With the Kig-Yar, I basically plumb the entire history of avian evolution, all the way back to their reptilian heritage. The feathery T’vaoan get the most bird like features; the common Ruuhtians get a mix of vultures and dromaeosaurs; and the Ibie’shan go even further back, drawing upon crocodiles for their silly grin. Did you know birds are technically reptiles? There’s a fun zoology/paleontology fact for you.

Brutes are a fun one since they’ve had so much variation and I love their more bestial Halo 2 appearance, but also the Halo 2: Anniversary look and Atriox’s specific look. When I approach them, they’re a fun mashup of bears and gorillas for the most part, very powerful hulking masses of muscle that are also quite intelligent.

I do something like this with all the various species, connecting them with a mood and looking up other things that embody that.

What are some of your favorite pieces of Halo media and why?

The Halo Graphic Novel is by far my favorite. The sheer amount of talent within it is astounding. Where else would you find Moebius alongside Tsutomu Nihei? It’s a truly wonderful collection that was so pivotal in showing the diverse storytelling possibilities of the Halo universe, and I’m so glad a new edition was published so more fans could discover it.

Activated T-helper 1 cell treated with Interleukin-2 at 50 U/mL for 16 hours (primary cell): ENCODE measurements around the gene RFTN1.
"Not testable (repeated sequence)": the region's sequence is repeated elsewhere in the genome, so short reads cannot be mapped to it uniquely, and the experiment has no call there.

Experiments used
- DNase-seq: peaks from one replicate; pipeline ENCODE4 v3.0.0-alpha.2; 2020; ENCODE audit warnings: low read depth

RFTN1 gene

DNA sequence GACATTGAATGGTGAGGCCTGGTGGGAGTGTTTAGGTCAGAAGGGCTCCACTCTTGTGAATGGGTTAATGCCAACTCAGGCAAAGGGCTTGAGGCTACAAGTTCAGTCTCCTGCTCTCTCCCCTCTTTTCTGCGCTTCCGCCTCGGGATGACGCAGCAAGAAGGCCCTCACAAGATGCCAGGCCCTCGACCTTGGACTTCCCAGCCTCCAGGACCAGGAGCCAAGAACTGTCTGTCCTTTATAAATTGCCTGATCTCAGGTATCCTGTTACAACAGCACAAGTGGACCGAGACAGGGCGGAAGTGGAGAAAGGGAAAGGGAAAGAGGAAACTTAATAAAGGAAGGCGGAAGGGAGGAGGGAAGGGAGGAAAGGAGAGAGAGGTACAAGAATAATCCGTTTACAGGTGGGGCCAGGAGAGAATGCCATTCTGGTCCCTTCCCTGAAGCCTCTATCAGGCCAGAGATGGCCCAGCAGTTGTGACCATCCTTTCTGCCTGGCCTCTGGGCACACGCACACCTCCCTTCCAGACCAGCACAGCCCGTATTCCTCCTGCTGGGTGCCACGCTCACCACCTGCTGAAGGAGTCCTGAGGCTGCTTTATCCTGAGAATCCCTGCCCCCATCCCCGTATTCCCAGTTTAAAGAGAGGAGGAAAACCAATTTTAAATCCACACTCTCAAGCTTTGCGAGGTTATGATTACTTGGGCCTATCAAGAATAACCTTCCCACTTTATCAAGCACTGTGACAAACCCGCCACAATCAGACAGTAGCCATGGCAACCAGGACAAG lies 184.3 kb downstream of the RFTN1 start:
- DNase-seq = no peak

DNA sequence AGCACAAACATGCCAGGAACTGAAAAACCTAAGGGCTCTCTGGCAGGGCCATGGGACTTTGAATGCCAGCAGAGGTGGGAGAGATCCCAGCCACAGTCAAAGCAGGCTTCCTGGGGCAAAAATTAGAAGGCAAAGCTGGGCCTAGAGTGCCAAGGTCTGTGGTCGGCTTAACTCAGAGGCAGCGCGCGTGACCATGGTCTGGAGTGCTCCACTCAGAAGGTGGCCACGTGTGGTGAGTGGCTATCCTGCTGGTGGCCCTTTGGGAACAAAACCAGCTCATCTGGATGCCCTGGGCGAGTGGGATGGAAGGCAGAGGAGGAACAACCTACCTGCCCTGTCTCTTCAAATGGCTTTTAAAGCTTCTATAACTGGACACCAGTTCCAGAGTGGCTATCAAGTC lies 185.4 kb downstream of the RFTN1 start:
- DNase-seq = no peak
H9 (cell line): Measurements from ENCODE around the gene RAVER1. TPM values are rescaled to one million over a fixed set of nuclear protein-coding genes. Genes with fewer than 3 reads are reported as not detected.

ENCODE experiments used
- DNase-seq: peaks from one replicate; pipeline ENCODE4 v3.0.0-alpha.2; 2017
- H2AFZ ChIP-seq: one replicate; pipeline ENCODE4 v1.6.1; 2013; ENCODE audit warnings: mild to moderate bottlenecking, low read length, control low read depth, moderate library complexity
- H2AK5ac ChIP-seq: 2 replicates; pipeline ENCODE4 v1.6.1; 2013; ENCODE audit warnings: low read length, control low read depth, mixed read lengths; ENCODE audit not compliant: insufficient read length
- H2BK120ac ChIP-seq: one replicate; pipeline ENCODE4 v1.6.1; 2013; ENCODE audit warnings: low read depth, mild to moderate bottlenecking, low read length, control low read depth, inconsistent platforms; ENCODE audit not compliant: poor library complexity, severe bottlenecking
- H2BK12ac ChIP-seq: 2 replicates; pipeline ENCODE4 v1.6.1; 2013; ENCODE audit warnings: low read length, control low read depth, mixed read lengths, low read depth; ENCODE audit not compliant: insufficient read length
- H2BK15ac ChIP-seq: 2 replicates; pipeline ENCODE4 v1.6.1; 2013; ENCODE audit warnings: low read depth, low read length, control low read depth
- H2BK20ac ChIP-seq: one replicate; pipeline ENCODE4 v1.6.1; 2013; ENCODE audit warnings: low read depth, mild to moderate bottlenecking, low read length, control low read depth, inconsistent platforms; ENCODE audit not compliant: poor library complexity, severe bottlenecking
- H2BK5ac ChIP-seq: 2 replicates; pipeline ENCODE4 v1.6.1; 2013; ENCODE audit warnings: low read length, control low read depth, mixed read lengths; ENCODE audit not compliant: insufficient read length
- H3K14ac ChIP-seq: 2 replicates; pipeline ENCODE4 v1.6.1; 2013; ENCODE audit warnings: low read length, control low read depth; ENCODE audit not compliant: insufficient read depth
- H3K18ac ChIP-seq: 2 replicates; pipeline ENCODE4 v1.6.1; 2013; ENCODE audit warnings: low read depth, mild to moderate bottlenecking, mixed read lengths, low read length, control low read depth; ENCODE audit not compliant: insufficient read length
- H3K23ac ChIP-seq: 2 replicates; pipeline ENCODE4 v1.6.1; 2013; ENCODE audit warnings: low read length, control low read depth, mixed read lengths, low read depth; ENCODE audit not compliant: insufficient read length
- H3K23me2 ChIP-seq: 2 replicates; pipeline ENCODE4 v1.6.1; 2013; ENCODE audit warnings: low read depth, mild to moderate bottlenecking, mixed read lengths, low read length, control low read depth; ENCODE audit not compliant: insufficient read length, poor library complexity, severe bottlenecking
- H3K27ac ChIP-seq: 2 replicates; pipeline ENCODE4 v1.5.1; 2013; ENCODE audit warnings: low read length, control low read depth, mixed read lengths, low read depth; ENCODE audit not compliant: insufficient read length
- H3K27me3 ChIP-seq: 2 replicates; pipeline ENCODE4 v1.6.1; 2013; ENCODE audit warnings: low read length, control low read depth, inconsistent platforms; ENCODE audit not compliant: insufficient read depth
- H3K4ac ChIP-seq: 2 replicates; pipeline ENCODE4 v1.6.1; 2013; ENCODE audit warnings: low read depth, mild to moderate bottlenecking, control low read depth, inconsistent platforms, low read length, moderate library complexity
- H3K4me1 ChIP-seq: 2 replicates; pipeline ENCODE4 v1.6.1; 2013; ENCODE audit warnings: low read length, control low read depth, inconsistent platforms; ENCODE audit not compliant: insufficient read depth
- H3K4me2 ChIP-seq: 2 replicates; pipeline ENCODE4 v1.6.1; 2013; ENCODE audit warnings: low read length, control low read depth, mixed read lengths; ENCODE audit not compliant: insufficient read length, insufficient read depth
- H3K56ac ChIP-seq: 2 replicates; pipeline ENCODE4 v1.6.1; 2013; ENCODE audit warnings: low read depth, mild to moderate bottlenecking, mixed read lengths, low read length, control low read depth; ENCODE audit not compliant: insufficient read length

I also have a soft spot for the Halo Legends episode 'Homecoming.' The writing can be a bit corny to me, in a wonderfully anime way, but there’s something about the imagery of Daisy with the little clonely bear that’s stuck with me, this sense of lost innocence. That bear is a permanent fixture on my Halo Infinite armor.

Are there any specific art pieces of yours that you’re particularly proud of?

In 2020 I set a goal to finish a short Halo comic by the end of the year. It’s just 22 pages, the writing won’t win any awards, and some of the art is a bit wonky since I’d only gotten back into drawing for about a-year-and-a-half at that point, but gosh darnit I finished by my deadline!

There’s plenty of room for improvement, but also a lot that I was satisfied with, and I’m very proud of the fact that I finished it. I hope to make more Halo fan comics in the near future (and maybe even some fan animations when my skills grow enough).

Where do you start from when you begin working on a new piece and how does your process go from there?

I start off with thumbnailing, getting a very rough idea of what something will look like by sketching with very big, low detail brushes. I’m also pulling up references and slapping them onto a digital board. Once I have a concept I like, I’ll do a very loose gesture pass to try and capture the feel of the subjects, with capturing movement and mood being the priority.